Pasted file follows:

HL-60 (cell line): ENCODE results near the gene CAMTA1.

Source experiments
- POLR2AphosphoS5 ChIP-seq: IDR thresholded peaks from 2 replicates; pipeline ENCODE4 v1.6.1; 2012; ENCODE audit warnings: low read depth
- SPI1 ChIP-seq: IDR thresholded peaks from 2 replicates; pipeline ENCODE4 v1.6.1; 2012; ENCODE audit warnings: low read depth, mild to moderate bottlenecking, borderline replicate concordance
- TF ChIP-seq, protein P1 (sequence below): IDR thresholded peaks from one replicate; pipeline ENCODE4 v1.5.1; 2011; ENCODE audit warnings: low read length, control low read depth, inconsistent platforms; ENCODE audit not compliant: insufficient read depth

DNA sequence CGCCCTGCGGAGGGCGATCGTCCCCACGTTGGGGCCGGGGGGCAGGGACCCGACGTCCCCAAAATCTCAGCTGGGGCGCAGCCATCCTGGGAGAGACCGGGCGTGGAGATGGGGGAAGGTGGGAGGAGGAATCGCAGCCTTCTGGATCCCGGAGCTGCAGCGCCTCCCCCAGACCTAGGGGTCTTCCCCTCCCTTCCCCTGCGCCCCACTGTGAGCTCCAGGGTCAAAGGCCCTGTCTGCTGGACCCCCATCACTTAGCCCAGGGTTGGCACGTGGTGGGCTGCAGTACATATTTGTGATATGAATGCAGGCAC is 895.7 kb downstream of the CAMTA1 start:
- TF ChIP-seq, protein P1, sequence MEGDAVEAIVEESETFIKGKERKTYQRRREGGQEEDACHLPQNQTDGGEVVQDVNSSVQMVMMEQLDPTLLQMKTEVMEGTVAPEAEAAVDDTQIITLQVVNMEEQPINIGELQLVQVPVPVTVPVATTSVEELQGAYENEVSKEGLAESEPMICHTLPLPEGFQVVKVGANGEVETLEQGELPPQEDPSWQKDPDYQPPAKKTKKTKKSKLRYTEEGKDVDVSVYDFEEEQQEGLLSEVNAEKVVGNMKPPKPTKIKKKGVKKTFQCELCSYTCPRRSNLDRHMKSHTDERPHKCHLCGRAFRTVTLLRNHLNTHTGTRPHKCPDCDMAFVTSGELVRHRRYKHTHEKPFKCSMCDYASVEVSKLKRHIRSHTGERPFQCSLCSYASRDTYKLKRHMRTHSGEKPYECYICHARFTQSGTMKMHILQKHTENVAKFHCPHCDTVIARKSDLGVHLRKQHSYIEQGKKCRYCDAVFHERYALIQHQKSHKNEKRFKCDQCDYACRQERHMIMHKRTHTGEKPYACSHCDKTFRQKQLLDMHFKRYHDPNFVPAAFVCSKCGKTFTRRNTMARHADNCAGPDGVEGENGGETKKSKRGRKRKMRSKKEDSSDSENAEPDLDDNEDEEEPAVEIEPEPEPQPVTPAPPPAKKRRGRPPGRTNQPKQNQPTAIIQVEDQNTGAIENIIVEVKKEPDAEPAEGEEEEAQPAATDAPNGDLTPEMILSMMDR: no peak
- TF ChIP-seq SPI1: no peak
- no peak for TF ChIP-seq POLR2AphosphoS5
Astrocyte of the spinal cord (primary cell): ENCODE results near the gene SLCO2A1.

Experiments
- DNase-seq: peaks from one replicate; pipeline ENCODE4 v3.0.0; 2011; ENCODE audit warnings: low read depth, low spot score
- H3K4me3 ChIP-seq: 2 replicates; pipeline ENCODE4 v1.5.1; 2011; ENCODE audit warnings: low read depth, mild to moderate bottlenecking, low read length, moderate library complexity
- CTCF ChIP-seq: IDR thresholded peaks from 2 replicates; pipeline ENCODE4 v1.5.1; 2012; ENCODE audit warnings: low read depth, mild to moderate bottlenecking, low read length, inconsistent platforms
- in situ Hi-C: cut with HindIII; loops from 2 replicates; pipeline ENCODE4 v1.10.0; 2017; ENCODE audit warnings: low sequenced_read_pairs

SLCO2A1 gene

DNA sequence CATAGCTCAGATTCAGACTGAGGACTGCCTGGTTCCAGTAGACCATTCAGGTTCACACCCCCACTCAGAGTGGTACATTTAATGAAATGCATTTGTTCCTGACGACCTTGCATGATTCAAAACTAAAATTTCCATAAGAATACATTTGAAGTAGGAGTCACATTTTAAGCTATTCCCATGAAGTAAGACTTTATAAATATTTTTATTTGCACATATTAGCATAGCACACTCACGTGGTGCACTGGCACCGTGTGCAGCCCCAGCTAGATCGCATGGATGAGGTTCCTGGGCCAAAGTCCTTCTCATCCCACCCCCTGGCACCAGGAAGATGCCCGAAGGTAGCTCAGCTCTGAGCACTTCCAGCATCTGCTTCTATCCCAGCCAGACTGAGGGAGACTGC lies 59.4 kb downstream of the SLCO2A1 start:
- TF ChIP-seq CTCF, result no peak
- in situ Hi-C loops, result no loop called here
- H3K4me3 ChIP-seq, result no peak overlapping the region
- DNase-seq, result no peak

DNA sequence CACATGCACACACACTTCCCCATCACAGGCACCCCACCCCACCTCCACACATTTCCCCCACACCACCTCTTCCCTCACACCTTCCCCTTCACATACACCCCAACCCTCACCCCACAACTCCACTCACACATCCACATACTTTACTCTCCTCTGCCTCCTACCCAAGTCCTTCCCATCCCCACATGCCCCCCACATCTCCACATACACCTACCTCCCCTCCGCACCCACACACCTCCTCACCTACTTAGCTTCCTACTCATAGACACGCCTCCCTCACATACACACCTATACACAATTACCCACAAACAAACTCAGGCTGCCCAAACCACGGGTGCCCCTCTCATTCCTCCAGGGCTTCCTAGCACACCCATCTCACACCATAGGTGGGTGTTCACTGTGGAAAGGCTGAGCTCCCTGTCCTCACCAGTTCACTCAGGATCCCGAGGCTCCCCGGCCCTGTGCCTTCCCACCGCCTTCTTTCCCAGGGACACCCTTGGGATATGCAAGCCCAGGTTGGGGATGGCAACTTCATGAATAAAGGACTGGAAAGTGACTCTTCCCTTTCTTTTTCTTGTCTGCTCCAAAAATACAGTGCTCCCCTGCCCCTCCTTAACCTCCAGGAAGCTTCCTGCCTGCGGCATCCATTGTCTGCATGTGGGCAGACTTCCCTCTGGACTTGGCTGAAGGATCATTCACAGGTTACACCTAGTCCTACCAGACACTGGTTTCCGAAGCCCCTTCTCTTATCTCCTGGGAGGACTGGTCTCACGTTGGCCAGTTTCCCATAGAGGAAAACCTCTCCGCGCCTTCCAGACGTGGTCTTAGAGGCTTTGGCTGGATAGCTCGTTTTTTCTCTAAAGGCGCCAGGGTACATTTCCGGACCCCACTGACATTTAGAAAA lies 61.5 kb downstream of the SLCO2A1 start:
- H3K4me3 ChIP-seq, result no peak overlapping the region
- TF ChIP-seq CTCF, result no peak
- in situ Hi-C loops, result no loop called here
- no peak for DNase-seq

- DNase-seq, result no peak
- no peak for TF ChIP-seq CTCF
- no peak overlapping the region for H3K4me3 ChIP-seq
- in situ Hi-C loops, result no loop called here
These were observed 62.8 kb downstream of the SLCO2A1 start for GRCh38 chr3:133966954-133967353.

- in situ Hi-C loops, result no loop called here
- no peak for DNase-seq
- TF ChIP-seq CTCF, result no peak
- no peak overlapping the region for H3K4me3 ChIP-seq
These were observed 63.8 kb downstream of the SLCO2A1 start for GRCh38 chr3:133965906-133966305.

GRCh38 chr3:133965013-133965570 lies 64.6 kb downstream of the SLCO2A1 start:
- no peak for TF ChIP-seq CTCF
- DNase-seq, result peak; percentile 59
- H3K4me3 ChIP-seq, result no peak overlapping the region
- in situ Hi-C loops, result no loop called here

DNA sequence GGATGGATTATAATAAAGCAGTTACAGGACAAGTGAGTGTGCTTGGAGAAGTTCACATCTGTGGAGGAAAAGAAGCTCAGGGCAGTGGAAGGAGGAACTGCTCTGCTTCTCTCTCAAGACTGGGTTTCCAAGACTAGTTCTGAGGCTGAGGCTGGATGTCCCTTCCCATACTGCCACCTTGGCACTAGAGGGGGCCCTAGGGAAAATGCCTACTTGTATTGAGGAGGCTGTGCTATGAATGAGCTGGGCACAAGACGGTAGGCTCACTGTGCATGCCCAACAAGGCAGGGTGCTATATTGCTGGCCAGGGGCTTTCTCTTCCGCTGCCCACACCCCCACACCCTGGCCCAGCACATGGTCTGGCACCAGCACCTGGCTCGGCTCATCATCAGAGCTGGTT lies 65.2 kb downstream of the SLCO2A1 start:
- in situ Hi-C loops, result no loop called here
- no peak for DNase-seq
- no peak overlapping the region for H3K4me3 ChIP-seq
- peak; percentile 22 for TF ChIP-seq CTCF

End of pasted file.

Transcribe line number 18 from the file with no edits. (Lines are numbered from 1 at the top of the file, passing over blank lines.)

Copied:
- TF ChIP-seq CTCF, result no peak